Labor-management relations have been generally good in recent years. Employers are obliged by law to negotiate in good faith with unions that have been certified as bargaining agents. Strikes are usually of short duration and almost always peaceful. Approximately 3 million of the 15 million wage and salary earners are considered to be officially unionized, although the actual number is probably substantially lower. The law prohibits discrimination on the basis of union membership but discrimination sometimes occurs in practice. There is no obligation for a worker to become a member of any union and there is no obligation to make a collective labor agreement for any sector. However, in order to be covered by a collective labor agreement, a worker should be a member of a union. In order to be a bargaining agent, a union must have a membership of more than half of the workers employed in a work place and include at least 10 percent of the workers employed in that specific sector. The Labor Law sets a series of steps to be followed, including mediation by an Arbitration Board, before a union may initiate a strike. Facilitating labor-employer relations is among the responsibilities of the Economic and Social Council, which aims at maintaining an effective dialogue between the state and social parties to encourage compromise in industrial relations.
Turkey has signed many International Labor Organization (ILO) conventions protecting workers' rights, including the conventions on Freedom of Association and Protection of the Right to Organize; Rights to Organize and to Bargain Collectively; Abolition of Forced Labor; Minimum Wage; Occupational Health and Safety; Termination of Employment; and Elimination of the Worst Forms of Child Labor. Since 1980, Turkey has faced criticism by the ILO, particularly for shortcomings in enforcement of ILO Convention 87 (Convention Concerning Freedom of Association and Protection of the Right to Organize) and Convention 98 (Convention Concerning the Application of the Principles of the Right to Organize and to Bargain Collectively). However, there are few restrictions on freedom of association and the political activities of trade unions. The Constitution provides certain restrictions on the right to strike. Civil servants (defined broadly as all employees of the central government ministries, including teachers) are allowed to form trade unions and to engage in limited collective negotiations, but are prohibited from striking.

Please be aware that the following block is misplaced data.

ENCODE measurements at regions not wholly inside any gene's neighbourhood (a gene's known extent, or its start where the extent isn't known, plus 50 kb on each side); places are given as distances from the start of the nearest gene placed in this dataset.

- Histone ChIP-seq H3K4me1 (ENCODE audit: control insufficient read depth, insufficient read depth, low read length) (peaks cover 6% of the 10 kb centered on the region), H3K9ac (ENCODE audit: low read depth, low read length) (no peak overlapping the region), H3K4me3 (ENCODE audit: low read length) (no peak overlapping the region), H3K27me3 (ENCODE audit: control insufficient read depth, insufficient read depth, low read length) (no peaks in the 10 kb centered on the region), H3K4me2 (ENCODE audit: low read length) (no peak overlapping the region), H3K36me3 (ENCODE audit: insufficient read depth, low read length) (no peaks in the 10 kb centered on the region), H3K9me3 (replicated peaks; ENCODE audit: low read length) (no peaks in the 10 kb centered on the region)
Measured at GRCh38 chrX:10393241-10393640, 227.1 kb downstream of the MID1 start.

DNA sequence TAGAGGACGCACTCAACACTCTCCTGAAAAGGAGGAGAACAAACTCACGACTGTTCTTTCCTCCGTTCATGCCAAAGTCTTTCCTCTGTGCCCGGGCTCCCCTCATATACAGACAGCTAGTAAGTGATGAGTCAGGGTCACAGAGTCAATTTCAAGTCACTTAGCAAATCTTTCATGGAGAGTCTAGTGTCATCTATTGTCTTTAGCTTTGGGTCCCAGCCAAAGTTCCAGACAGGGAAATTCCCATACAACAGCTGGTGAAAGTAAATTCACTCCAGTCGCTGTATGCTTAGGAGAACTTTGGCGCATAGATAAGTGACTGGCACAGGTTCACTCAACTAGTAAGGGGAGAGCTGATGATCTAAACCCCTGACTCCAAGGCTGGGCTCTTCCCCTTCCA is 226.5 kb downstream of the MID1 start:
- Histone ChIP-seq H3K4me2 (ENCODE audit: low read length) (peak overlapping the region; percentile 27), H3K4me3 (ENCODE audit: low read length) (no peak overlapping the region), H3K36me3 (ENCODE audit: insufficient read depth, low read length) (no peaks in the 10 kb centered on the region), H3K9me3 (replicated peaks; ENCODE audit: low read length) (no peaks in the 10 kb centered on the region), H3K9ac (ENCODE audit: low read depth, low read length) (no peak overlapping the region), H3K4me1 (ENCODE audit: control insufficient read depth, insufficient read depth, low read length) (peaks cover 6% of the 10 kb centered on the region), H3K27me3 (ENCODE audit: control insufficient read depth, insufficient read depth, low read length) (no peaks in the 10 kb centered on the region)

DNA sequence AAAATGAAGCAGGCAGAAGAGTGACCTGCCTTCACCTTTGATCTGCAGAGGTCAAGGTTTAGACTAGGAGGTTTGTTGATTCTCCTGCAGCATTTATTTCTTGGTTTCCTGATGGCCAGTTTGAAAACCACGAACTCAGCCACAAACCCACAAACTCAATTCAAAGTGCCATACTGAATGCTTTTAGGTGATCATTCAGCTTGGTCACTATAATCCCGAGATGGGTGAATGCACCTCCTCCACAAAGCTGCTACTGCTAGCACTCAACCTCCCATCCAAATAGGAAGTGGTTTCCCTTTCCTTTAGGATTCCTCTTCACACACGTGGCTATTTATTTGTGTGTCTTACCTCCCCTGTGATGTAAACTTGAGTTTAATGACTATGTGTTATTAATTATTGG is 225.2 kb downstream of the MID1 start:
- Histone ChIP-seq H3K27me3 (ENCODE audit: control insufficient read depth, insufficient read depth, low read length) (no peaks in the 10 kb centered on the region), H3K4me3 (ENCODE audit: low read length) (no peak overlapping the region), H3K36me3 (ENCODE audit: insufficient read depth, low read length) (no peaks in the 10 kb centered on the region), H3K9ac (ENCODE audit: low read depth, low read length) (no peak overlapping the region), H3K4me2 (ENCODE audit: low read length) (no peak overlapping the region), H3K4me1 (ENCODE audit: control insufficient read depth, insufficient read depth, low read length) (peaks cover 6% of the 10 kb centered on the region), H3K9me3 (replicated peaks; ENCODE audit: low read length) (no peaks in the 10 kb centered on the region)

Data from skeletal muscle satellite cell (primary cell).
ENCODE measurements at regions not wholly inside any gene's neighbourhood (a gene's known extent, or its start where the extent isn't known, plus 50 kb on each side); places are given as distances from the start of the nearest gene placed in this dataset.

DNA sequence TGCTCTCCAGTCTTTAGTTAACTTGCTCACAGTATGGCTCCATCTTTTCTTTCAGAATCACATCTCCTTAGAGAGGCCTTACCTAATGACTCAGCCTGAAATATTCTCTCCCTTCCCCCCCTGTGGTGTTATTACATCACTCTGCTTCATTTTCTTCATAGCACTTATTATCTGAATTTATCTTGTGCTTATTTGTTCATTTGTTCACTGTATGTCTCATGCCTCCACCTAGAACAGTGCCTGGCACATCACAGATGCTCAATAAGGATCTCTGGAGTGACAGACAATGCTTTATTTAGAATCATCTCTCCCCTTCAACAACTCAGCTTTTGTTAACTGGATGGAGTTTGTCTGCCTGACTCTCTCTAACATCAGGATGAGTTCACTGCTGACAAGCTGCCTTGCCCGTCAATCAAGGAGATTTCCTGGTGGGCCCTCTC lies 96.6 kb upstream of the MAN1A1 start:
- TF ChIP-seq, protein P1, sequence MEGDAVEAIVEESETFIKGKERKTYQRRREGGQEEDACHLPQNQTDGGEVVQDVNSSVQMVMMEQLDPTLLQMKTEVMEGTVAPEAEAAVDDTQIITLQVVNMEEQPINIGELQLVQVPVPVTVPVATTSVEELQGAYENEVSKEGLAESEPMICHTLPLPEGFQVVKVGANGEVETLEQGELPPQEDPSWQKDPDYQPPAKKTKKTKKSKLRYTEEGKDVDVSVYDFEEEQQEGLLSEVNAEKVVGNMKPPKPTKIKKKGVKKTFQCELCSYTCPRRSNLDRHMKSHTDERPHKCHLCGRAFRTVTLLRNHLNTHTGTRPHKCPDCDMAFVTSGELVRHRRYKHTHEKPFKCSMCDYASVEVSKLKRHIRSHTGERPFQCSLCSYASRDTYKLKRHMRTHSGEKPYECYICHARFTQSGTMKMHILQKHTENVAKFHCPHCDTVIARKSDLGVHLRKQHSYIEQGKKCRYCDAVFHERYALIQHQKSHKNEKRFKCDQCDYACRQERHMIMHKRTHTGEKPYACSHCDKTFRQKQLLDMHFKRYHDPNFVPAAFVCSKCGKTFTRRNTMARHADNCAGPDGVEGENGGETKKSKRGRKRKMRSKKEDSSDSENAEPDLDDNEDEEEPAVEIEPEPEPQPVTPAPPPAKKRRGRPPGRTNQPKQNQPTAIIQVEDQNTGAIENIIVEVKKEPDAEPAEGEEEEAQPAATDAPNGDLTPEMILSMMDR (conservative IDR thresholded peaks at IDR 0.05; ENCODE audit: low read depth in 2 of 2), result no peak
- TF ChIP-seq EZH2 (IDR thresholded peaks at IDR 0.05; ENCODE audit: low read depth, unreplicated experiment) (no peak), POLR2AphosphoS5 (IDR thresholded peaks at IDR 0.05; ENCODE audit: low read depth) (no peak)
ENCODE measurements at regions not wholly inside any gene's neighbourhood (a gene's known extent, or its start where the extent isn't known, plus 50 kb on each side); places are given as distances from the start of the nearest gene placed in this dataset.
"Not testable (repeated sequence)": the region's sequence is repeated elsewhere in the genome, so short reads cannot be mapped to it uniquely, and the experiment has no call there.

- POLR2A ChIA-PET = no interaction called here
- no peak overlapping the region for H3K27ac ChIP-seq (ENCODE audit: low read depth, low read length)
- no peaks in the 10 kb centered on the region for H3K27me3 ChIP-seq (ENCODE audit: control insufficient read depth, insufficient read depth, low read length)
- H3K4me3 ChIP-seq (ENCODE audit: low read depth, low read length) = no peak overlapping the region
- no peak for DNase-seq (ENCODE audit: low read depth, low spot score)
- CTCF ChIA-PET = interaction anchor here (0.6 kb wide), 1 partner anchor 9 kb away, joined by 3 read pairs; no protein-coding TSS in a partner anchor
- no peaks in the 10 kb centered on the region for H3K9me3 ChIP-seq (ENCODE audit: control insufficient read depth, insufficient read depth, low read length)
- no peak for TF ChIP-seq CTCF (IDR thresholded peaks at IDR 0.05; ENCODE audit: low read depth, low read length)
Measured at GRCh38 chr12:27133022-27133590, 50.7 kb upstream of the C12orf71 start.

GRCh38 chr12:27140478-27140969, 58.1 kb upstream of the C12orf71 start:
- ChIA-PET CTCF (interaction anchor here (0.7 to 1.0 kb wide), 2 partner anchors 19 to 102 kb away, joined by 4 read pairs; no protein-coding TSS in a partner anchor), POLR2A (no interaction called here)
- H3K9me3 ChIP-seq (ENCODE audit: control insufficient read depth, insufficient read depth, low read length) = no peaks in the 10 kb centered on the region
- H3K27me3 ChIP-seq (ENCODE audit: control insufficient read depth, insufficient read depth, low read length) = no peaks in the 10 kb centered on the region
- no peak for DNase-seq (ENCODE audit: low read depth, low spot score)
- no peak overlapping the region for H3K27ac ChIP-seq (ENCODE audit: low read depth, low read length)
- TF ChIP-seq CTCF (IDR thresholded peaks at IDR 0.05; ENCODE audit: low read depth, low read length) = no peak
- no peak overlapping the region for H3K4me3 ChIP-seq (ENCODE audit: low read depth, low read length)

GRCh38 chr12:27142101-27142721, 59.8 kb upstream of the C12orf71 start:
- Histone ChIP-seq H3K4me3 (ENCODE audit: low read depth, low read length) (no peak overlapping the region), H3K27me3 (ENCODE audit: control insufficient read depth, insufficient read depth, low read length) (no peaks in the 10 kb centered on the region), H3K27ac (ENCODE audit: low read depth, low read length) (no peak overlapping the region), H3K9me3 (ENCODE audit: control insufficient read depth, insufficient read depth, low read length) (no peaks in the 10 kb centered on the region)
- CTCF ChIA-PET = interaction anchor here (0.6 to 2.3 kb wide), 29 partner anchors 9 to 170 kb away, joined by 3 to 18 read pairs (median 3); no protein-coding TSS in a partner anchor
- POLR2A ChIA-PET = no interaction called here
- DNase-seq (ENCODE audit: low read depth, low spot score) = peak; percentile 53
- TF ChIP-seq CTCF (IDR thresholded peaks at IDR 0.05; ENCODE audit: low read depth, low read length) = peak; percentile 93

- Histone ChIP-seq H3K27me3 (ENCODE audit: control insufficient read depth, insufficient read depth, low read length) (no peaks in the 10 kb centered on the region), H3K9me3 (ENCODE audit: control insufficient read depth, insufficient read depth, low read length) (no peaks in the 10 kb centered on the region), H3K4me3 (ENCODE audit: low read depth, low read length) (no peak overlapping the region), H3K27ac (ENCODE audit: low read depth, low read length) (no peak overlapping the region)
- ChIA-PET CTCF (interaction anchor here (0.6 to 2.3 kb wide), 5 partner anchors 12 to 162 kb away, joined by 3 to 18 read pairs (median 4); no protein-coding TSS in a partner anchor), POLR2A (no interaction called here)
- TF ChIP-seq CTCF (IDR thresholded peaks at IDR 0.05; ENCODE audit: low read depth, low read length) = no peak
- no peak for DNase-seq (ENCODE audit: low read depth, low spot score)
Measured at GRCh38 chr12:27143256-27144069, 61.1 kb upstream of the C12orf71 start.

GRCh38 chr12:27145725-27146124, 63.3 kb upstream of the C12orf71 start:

Improvements to job security legislation provided employers with greater flexibility in the organization of work and weakened to a certain extent the job security provided by the regulations. They contain many new provisions in conformity with international regulations of the ILO and the EU.
There are no special laws or exemptions from regular labor laws in the country's 21 free trade and export processing zones.
Use of technology is encouraged at work. There is a special law concerning establishment of Technology Development Zones (called "techno-parks"). The state also contributes to research and development activities either through reimbursement or providing subsidies. Personnel expenses, cost of machinery, equipment and software, consultancy and other services, fees paid to scientific institutions, registration fees for patent and industrial designs to the Patent Institute, and the cost of R&D related materials may be reimbursed up to 60 percent by the state. This aid may be extended for up to three years.
Foreign Trade Zones/Free Ports